THE NEST AT APPLEWOOD APARTMENTS
In a pot of impatiens I hung outside my apartment door,
a house finch built her nest.
Three small eggs, white with potential.
Day after day, she huddled over them—flew off, came back,
ruffled by our passings and her instinct to protect.
Without water, the plant withered, leaves dried and fell
leaving her exposed. Still she stayed
protected by the portico from thunderstorms and hail,
feral cats in the bushes, redtails circling overhead.
When the eggs hatched we dug binoculars out to look—
we craned our necks. And I began
to think of them as my birds
as if I was charged with their protection.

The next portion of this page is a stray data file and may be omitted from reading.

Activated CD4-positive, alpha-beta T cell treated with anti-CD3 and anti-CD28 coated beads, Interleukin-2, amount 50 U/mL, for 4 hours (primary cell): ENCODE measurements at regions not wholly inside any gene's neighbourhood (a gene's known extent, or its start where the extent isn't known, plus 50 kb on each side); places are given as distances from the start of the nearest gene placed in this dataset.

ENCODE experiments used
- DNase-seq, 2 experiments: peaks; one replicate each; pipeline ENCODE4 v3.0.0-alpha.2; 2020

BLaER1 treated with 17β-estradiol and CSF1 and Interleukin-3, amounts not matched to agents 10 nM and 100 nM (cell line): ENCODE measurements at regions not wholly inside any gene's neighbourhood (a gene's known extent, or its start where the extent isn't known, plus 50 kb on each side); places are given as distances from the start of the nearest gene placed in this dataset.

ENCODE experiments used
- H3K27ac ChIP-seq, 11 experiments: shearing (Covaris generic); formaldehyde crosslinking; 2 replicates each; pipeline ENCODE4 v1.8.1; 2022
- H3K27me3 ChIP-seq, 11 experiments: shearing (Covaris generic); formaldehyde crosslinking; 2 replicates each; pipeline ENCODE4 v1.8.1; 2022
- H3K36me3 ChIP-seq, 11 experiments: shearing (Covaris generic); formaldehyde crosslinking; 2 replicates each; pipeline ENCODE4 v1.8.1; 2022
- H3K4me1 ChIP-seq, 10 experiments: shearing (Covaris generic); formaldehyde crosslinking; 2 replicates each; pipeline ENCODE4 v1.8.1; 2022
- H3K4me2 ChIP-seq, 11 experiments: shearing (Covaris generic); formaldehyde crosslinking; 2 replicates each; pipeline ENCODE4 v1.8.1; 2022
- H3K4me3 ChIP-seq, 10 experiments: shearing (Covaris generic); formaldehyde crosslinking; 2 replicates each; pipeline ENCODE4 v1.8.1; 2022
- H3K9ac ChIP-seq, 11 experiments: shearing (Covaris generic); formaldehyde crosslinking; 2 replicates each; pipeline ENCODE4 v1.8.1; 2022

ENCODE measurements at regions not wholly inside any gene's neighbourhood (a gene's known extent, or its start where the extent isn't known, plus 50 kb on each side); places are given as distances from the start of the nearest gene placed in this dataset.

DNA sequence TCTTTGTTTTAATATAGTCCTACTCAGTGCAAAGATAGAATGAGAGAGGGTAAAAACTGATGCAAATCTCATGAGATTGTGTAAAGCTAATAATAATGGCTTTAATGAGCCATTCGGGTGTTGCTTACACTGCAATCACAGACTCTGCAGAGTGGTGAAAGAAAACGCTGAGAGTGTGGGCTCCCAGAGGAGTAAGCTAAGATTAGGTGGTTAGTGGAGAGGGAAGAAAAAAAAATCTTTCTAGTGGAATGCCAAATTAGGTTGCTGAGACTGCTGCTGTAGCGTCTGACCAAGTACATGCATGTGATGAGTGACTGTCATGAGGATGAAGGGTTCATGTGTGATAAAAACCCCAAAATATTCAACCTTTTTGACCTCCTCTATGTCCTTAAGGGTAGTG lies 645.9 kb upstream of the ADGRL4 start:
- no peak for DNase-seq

How fierce that instinct was!
I might have been young again,
worrying about the safety of my children.
I feared she’d give up, abandon them.
But when finally they flew, I wasn’t there,
gone for the weekend to my grandson’s graduation party.
My neighbor told me that on the last day
both parents came to teach them flight,
guiding them through the lower air,
the young wings fluttering, unsteady at first.
And then, she said, all at once, other finches came
with their own apprentice flyers.
How I wish I’d seen it!
Nine birds at least, flying around and around
just several feet above the grass, the air alive—
a celebration of twittering and wings,
a graduation—and then, gone.
—from Rattle #26, Winter 2006